Being There: North American Handmade Bike Show, Pt. 2

Far from the less radical production titanium road bike they build, the Weld-One Ogre road bike caused quite a sensation at the NAHBS. The carbon fiber seat pod had a lot of old-timers thinking about the Softride beam bikes of the 90’s.

Also spotted in the Ogre booth was a less radical mountain bike that still sported some special handwork in the sectioned titanium frame parts that were meticulously welded together.

Long-time titanium builder Kent Eriksen had a booth teeming with beautiful Ti creations for all types of riding. After winning the award for best titanium bike last year, the pioneer Colorado builder was happy to share the award for best titanium bike at he show (along with Black Sheep Cycles) this year.

While there was no shortage of disc braked road/gravel/cyclocross bikes to be found at the show, there was unfortunately a dearth of any disc braked systems that  came close to those enjoyed by the mountain bikers. As one viewer noted, “How can we be stoked to have disc braked road bikes that are using cable pull brakes that the mountain bikers abandoned almost 20 years ago?!” Good point.

The Level track bike not only took the award for best track bike, but later in the show it won a second round of applause when it was called out as the recipient of the coveted Presidents’ Award.

Being a frame builder is not easy. It takes years of hard work, tireless self-promotion and of course, a good product that people want to make their own. East Coast builder Richard Sachs has been in the business for decades and the waiting list for one of his ‘cross frames is almost as long. A lot of people want a Richard Sachs frame.

Catching glances at the Fizik booth was this one-off Sarto aero road bike that utilized tubes from three different models – all that are still handmade at the Sarto Cycles factory outside of Venice, Italy.

Festka is a Czech bike brand that first showed-up last year with some cool looking bikes, but in their sophomore year really turned heads with a collection of eye catching bikes and wheels that they make in Vinohrady, Czech Republic. The chromed track bike, mounted with their Rocket Wheels, made everyone stop in their tracks.

The Festka boys made sure that no one would miss their carbon Zero frame. The neon pink frame is available in three versions, one (the Divan) which uses frame tubes internally coated with elastomer to dampen road vibrations. could easily be spotted anywhere in the crowd.

The steel Festka Pablo was another Czecho made bike that enjoyed one of the best paint jobs at the show. The limited edition paint scheme is inspired by Pablo Picasso and Festka plans to make 25 available – so much better than black, eh?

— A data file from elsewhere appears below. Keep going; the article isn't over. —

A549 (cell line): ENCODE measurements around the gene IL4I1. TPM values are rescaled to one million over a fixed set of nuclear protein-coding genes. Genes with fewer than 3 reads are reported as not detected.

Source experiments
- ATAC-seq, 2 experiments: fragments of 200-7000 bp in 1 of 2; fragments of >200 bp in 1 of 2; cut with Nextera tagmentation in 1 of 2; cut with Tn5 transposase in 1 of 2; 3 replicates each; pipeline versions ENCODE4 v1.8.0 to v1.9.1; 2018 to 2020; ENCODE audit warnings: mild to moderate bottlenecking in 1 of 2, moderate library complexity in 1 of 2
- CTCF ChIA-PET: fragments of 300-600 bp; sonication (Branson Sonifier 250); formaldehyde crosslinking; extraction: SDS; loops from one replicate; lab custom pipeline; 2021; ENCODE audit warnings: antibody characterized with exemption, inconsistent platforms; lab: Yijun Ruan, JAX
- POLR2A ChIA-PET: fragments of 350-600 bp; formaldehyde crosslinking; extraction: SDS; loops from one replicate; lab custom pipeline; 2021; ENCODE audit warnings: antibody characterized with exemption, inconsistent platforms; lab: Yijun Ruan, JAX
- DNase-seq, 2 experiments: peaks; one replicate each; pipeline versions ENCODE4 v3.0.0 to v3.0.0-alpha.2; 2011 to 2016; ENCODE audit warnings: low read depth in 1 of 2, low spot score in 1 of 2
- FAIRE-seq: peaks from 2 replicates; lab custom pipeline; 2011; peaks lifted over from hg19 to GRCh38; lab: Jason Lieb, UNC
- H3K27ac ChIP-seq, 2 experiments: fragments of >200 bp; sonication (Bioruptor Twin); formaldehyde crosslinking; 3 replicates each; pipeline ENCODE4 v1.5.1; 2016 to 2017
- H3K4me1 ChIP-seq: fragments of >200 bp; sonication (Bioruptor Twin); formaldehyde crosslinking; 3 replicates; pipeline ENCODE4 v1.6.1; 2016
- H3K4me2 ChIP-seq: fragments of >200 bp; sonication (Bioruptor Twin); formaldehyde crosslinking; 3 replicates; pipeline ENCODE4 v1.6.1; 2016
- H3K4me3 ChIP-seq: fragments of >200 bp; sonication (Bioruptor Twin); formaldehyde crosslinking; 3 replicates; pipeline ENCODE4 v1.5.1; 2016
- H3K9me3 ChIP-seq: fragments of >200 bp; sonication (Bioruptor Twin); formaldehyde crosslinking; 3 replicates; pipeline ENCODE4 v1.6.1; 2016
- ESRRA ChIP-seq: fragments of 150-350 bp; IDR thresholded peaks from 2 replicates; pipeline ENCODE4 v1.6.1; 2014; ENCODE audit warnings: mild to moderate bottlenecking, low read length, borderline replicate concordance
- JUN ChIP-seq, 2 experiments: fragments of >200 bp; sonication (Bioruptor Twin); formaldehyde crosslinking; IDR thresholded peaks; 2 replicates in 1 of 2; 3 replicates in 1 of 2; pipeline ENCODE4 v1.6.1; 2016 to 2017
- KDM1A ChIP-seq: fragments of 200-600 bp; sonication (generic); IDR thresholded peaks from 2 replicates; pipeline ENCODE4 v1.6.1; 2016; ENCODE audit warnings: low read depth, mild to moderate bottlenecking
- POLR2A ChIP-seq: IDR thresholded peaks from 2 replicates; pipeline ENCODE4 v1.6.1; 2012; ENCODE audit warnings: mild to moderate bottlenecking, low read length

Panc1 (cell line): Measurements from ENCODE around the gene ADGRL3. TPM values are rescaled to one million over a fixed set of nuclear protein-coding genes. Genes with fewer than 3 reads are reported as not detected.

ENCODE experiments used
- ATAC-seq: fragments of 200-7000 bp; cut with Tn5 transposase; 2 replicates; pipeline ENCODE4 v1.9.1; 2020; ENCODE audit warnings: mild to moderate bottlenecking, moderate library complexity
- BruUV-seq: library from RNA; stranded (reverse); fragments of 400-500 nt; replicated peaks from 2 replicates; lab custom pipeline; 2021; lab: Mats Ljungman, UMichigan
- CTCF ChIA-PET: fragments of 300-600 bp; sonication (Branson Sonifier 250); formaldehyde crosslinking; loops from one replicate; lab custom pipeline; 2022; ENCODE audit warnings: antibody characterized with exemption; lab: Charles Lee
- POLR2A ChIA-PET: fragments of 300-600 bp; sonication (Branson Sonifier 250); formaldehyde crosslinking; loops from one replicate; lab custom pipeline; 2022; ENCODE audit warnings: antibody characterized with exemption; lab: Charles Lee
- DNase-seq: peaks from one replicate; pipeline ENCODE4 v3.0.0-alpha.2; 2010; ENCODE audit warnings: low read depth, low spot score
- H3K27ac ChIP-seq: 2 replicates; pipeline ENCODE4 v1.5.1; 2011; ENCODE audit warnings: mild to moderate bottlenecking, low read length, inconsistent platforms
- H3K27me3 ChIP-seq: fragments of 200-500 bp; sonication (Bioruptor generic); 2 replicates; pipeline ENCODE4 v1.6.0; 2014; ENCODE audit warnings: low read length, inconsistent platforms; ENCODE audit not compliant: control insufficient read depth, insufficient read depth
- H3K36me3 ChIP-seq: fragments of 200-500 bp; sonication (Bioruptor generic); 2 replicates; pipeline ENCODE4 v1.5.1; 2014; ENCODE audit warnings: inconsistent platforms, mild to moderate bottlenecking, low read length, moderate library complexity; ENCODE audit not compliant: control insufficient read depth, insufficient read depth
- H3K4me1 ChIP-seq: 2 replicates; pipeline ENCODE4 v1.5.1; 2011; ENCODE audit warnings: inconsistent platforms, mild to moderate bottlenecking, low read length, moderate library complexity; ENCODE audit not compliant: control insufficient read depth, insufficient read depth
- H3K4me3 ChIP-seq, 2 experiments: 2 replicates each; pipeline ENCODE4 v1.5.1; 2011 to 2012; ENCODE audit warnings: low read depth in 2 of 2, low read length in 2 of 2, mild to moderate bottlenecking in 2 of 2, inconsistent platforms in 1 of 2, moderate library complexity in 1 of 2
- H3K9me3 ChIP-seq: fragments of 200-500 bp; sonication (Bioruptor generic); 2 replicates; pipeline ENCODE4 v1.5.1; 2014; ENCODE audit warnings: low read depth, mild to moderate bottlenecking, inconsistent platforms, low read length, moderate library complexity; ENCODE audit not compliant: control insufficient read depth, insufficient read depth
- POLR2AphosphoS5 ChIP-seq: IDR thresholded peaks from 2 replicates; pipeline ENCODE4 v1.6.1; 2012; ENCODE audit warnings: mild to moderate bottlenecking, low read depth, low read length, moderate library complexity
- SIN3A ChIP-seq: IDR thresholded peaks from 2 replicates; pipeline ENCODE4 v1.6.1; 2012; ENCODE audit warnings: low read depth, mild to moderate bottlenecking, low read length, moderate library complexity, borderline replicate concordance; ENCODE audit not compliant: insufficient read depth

One of the best stories I heard at the show, as well as one of the most out-of-this-world amazing bikes I saw was this wood bike made by Sueshiro Sano. Made entirely from hollowed out mahogany tubes with varying wall thicknesses throughout. Sueshiro said the bike weighed around 17lbs. and he had videos of the bike being raced in Japan. That was the bike part – the best story? Sueshiro is a 9th generation boat in he traces the family job going back over 230 years! He said building bikes is easier and you too can own a Sano Magic for a cool $20,000 but you’ll have to wait a few years due to his being back-ordered.

On the morning of day one at the show there was a big island booth that sat empty. Odd. By day two the booth was filled to the brim with some of the most beautifully painted and handbuilt bikes to come out of North America – the guys from Independent Fabrications had arrived! Not to let a little thing like an entire highway in Kansas shutdown with snow, IF was in the house and showing off a range of road and dirt bikes made from steel, titanium and carbon. The titanium crown lugs on the $5995 XS epitomize the level of craftsmanship found from the east coast builder.

How about this minimalist English Endurance road bike. Weighing in at less than 15lbs, the bike sells for $7325 and continues the brands forward push with steel.

Beautifully simple & simply beautiful.

And the winner for Best In Show was….none other than Rob English and his stunning (sub-17lb.) TT MK2 bike. Since Rob first burst on the scene at the 2012 show in Sacramento he was working part-time as a designer at Bike Friday. Lucky for all of us, the success he garnered from the wild bikes seen then has allowed him to commit to building his own frames on a full-time basis. Rob showed up with six sensational steel bikes…”It’s nice to see if I can get steel to keep up with carbon. My idea for the TT bike is in the spirit of Graham Obree and the basic theme is just to reduce the frontal area as much as possible and keep it as clean in the air as possible.” Rob made the crank, brakes, handlebars, and one-off Shimano Di2 shifters and his best guess as to the price was $12,575 complete or $5500 for the frame. By the way, thanks to Shimano for once again making the Handmade Bike Show a possibility.

Get real time updates directly on you device, subscribe now.

Comments are closed.